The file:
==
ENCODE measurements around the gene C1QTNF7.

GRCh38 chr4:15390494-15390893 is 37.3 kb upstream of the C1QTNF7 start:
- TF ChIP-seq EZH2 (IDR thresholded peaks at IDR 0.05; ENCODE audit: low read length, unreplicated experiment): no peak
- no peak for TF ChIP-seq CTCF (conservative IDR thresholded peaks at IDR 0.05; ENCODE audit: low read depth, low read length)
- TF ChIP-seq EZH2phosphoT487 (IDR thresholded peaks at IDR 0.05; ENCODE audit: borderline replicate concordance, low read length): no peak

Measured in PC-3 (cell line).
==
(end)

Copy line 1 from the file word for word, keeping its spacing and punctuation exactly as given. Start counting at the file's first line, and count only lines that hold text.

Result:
ENCODE measurements around the gene C1QTNF7.